Maldives President Approves Plans for Floating Golf Course & Homes
by Giselle Carr
At no more than two meters above sea level, the Maldives is currently at risk of being completely destroyed by the effects of global warming. In the aftermath of the 2004 Asian tsunami, up to 40% of the country was left underwater and one hundred people died. As a result of this threat, the Maldives has become one of the leading countries advocating actions that curb climate change, including global agreements on lowering carbon emissions. It has also voluntarily set the goal of eliminating all of its carbon emissions by 2020. Last week at a climate change conference in Helsinki, President Mohammed Nasheed called for the climate change debate to be re-framed in economic and security terms rather than solely environmental. He insisted that climate change is not about “hugging trees,” but is central to future security policies, sustainable economics and human rights. He emphasized that a price tag needs to be placed on “the extent to which we destroy the atmosphere, the extent to which we pollute the atmosphere,” and that there is also a need to stop pointing fingers and build more trust between developed and developing nations.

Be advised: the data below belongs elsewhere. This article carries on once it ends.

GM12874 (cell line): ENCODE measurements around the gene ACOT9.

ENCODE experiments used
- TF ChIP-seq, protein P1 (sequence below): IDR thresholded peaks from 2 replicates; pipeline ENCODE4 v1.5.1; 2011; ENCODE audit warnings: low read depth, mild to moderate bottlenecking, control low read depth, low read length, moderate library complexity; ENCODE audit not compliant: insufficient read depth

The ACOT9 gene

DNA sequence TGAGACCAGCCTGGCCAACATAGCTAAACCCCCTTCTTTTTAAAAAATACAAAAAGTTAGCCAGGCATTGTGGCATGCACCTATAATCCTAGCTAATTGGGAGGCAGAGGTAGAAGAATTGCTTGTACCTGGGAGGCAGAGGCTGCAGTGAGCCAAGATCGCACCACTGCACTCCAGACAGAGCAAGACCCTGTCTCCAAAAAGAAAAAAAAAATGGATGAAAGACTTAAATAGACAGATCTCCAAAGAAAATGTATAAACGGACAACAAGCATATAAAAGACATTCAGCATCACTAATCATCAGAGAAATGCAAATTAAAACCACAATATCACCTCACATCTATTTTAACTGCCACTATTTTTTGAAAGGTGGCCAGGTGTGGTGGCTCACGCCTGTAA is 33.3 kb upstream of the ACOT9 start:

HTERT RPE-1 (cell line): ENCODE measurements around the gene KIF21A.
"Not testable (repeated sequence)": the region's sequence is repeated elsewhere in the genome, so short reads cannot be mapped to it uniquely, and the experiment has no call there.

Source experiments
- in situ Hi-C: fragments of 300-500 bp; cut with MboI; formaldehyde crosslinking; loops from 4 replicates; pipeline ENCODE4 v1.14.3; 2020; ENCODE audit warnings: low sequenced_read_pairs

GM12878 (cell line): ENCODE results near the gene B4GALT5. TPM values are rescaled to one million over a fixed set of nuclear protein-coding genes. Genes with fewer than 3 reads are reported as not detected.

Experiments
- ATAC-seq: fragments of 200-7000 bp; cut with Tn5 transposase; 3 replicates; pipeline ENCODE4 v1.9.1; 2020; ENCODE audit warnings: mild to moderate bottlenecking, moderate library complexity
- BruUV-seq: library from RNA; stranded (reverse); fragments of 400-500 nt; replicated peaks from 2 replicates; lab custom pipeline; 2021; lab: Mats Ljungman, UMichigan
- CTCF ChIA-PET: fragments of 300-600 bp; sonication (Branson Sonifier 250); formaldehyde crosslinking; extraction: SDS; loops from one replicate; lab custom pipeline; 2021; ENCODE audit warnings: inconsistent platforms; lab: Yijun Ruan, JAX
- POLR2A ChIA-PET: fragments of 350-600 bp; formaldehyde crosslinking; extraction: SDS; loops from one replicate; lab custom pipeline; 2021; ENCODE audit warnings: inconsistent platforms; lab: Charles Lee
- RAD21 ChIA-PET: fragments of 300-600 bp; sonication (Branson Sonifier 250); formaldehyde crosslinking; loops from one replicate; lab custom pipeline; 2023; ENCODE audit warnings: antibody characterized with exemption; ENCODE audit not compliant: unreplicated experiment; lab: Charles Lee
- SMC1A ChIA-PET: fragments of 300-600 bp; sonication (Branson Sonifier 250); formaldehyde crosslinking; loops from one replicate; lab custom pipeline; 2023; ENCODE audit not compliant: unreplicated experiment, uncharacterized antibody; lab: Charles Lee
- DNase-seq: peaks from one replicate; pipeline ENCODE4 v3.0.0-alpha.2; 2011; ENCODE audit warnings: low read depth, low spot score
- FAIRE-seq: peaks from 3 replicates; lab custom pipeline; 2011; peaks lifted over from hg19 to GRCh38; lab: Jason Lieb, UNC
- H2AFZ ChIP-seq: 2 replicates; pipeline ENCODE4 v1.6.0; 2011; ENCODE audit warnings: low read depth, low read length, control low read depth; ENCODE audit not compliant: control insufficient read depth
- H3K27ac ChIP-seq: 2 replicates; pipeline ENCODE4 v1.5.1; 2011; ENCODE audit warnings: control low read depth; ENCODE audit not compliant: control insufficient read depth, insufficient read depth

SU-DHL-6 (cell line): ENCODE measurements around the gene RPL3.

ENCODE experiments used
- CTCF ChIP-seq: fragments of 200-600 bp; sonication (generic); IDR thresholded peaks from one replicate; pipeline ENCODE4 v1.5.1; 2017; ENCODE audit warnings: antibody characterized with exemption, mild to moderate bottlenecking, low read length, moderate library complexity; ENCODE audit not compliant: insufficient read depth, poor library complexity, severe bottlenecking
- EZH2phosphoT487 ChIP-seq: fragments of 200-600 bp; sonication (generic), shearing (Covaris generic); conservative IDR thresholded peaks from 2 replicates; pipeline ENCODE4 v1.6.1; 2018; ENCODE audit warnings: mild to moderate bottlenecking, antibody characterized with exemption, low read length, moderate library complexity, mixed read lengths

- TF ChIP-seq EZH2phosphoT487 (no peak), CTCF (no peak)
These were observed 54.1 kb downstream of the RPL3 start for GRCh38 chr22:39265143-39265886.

To counter the threat of climate change, the country has signed an agreement with Dutch Docklands. Dutch Docklands will research the possibility of building a floating golf course and resort that will include floating homes. The company has had previous experience in the battle against water in the Netherlands and has built man-made islands in Dubai. In terms of strategic design, the project is intended to maintain the balance between land and sea; Nasheed states, “The methods and procedures developed by the company for floating developments reduce the impact on underwater life, and minimize the changes to coastal morphology.”
Aside from the Maldives and other low-lying countries under similar threat, climate change has the potential to reshape how we consider residential and economic activities. The role that design plays in this is still being defined, as many companies have come up with incredible solutions, such as self-sufficient floating cities. We have reached the point where we can no longer design only for prevention, but also for preparation.